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date: 21 February 2020

(p. v) Acknowledgements

(p. v) Acknowledgements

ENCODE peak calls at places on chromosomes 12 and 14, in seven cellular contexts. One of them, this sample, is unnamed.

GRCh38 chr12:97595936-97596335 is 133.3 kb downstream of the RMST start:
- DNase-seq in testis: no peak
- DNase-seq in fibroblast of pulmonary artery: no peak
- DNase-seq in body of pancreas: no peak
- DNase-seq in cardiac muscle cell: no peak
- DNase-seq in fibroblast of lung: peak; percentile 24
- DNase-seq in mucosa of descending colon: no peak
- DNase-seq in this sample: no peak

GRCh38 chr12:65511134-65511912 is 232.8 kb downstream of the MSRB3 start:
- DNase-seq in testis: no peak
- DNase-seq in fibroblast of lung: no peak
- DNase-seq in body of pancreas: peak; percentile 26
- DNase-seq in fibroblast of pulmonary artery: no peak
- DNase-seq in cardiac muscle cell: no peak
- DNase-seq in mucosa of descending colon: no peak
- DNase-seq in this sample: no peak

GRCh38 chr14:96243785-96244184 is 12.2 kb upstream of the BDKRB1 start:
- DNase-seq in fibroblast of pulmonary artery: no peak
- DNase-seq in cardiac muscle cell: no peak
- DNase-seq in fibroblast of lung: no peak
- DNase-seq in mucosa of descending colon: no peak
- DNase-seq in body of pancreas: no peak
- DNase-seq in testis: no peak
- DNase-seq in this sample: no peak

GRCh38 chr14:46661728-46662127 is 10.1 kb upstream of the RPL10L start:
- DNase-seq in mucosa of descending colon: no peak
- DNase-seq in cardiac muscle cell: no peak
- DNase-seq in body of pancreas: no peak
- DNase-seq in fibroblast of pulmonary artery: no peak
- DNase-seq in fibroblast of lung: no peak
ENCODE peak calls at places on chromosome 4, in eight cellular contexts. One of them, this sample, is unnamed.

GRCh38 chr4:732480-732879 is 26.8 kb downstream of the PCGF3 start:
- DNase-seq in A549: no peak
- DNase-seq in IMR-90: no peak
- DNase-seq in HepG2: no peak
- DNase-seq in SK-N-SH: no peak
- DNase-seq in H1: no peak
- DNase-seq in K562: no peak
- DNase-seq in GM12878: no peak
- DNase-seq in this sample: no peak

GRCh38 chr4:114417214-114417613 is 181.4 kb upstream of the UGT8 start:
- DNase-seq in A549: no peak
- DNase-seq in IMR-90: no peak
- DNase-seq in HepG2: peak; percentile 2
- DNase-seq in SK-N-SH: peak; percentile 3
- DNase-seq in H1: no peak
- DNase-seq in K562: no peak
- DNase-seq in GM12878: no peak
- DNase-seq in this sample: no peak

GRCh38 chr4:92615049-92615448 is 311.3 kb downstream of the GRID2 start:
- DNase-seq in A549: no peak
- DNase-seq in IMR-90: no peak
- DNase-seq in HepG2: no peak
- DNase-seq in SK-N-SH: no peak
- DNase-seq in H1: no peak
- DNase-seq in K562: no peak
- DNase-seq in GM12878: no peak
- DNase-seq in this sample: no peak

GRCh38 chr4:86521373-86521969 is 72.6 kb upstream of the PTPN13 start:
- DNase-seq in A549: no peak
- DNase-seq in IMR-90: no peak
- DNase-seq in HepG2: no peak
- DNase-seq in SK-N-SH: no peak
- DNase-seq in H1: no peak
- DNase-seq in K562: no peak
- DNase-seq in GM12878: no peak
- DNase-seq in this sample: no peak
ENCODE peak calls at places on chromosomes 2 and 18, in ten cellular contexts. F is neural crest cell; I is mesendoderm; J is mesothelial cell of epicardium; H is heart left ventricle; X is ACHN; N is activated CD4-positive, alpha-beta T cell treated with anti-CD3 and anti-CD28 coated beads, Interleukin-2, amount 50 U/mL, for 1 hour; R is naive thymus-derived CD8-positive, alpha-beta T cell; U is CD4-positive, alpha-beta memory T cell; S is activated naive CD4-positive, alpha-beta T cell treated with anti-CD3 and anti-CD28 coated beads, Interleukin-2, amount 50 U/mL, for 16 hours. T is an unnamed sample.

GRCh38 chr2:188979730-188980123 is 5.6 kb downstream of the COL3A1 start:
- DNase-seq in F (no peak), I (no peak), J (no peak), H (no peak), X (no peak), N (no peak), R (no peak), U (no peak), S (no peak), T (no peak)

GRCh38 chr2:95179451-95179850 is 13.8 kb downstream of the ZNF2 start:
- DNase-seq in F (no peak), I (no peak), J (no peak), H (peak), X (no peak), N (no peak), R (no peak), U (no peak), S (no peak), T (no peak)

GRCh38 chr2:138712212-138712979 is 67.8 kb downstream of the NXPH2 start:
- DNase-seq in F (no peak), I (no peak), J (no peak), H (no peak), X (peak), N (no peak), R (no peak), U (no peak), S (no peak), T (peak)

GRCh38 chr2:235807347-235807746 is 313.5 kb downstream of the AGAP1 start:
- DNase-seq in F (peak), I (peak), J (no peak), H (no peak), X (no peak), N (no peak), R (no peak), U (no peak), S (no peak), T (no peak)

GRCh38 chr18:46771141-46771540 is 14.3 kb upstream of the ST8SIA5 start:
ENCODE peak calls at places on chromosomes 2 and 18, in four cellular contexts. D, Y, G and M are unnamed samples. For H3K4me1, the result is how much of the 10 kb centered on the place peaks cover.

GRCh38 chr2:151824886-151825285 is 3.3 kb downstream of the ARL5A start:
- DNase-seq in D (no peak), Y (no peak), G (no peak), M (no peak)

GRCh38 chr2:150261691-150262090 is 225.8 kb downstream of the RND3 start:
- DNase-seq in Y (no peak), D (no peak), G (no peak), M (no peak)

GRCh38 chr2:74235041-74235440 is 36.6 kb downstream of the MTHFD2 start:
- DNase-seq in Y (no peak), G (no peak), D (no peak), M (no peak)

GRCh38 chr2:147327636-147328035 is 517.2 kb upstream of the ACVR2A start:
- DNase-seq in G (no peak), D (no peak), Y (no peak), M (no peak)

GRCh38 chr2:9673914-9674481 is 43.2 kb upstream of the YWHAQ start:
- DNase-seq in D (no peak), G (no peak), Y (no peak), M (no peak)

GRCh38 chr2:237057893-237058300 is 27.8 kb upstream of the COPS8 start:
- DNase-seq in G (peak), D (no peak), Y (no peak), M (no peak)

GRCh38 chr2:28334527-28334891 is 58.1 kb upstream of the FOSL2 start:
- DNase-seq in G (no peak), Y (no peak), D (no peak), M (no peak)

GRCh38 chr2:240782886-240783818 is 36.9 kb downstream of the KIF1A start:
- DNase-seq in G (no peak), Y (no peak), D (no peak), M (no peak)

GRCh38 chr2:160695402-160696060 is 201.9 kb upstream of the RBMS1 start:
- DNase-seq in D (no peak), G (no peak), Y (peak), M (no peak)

The proposal for this book was first conceived in 2008 in what feels like an earlier technological era: Apple’s iPhone had been released a year earlier; Facebook was only four years old; discussions about artificial intelligence were, at least in popular consciousness, only within the realm of science fiction; and the power of contemporary gene editing technologies that have revolutionized research in the biosciences in recent years had yet to be discovered. Much has happened in the intervening period between the book’s inception and its eventual birth. The pace of scientific development and technological innovation has been nothing short of breathtaking. While law and legal and regulatory governance institutions have responded to these developments in various ways, they are typically not well equipped to deal with the challenges faced by legal and other policy-makers in seeking to understand and grasp the significance of fast-moving technological developments. As editors, we had originally planned for a much earlier publication date. But time does not stand still, neither for science or technological innovation, nor for the lives of the people affected by their developments, including our own. In particular, the process from this volume’s conception through to its completion has been accompanied by the birth of three of our children with a fourth due as this volume goes to press.